Notes from a demolition: five works about the Wall in Berlin collections

From Frank Thiel's Stadt to Tacita Dean's Palast, some of the best works about the Wall and life in Berlin after reunification


Over the years, many artists have tackled the subject of the Berlin Wall, its collapse and the subsequent effects on Berlin life. Here are five works in Berlin collections.

Rainer Fetting's Van Gogh und Mauer V (1978) Courtesy of Staatliche Museen zu Berlin, Nationalgalerie, Marx Collection

Rainer Fetting's Van Gogh und Mauer V (1978)

A work made while the Wall remained at its most imposing. A second wave of the German Neo-Expressionist movement emerged in West Berlin in the late 1970s from the scene surrounding the Galerie am Moritzplatz. The group became known as the Moritz Boys and the Neue Wilde, and among them was the painter Rainer Fetting (b 1949). The Berlin Wall became one of the central motifs in Fetting’s work. In Van Gogh und Mauer V, 1978, a huge green-coloured Van Gogh strides in front of the bright yellow Berlin Wall at night, demonstrating Fetting’s use of intense colours and vigorous brushwork; a vivid, expressive take on life in the shadow of the Wall.

• Part of Staatliche Museen zu Berlin, Nationalgalerie, Marx Collection

Frank Thiel's Stadt 1/09 [Berlin] (1996) Courtesy of Berlinische Galerie

Frank Thiel's Stadt 1/09 [Berlin] (1996)

Berlin has been subject to constant transformation in the last quarter of a century. In an extensive project, the German artist Frank Thiel (b 1966) has photographed the city’s construction sites and its cranes, pipeworks, excavations and renovations since 1995. His large-scale photographs, such as Stadt 1/09 [Berlin], 1996, take stock of this mass transformation of a city, and by extension, of the destruction of large parts of the former East Berlin.

• Part of the collection of the Berlinische Galerie

Sophie Calle's The Detachment (1996) Courtesy of Berlinische Galerie

(1996)The Detachment Sophie Calle's

The French artist Sophie Calle (b 1953) investigated the disappearance of GDR memorials and state symbols in her 1996 series, “The Detachment”. She photographed the empty sites where these political symbols once stood and then asked residents and passers-by to describe and share their memories of them. The resulting historical witnesses’ accounts were often radically different. The centre photograph above shows where the emblem of the GDR had been removed from the windows of the now-demolished Palast der Republik.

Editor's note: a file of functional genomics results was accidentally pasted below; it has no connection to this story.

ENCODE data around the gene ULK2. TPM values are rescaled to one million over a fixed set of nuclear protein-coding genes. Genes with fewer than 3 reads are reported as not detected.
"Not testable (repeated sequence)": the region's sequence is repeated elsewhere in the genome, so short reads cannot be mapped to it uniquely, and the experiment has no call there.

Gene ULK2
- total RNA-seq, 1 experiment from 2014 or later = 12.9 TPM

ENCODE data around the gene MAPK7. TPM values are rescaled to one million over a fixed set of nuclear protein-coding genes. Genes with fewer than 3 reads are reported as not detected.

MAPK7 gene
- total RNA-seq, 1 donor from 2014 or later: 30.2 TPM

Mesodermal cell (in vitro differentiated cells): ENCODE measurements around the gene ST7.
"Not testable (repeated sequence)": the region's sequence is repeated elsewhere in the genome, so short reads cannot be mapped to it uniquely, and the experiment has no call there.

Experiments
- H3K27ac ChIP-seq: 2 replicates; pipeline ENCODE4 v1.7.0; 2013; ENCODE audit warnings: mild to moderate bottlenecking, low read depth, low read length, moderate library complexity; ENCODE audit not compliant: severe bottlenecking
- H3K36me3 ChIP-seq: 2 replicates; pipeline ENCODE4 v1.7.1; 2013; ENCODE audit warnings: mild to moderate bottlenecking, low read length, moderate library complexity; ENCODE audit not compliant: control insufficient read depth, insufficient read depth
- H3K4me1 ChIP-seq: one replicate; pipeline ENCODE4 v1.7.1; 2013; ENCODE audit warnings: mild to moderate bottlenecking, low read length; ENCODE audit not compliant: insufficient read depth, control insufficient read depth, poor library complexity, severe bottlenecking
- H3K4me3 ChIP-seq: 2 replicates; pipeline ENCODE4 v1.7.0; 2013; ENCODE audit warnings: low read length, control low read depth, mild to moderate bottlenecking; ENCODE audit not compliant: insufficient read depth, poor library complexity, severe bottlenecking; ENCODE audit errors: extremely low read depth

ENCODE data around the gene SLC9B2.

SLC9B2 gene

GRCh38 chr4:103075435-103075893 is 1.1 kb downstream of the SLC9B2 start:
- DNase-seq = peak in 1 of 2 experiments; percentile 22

• Part of the collection of the Berlinische Galerie

Martin Kippenberger's Put your Freedom in the Corner, Save it for a Rainy Day (1990)

Martin Kippenberger's Put your Freedom in the Corner, Save it for a Rainy Day (1990)

The master of warped appropriation Martin Kippenberger (1953-97), in typically contrarian mode, did not shy away from voicing his criticism of the dismantling of the Berlin Wall. In Put your Freedom in the Corner, Save it for a Rainy Day, 1990, the German artist created a scaled-down replica, in plywood, of a fragment of the Wall. He then covered it with wallpaper by the US artist Robert Gober, which depicts a lynched black man hanging from a tree and a white man sleeping. It stands besides a shattered vase crudely reassembled with glue. In Kippenberger’s explanation of the piece, he wrote: “Everybody cheered when the Wall was pulled down. That’s the wrong way to handle history.”

• On display at the Neue Nationalgalerie until 31 December

Tacita Dean's Palast (2005) Courtesy of Berlinische Galerie

Tacita Dean's Palast (2005)

The former seat of the GDR parliament was in the Palast der Republik, a building controversially demolished in 2008. The British artist Tacita Dean (b 1965), who moved to Berlin in the early 2000s and devoted some of her work to Berlin’s architectural and cultural history, made a poetic film of the building. Palast shows tightly-cropped reflections of nearby buildings on the copper-coloured glass façade of the soon-to-be-demolished remnant of GDR. Among her other Berlin works is Fernsehturm, 2001, a film set in the rotating restaurant of the former East German TV tower—as a subtle sign of progress, it turns at twice the speed since reunification.

• Part of the collection of the Berlinische Galerie


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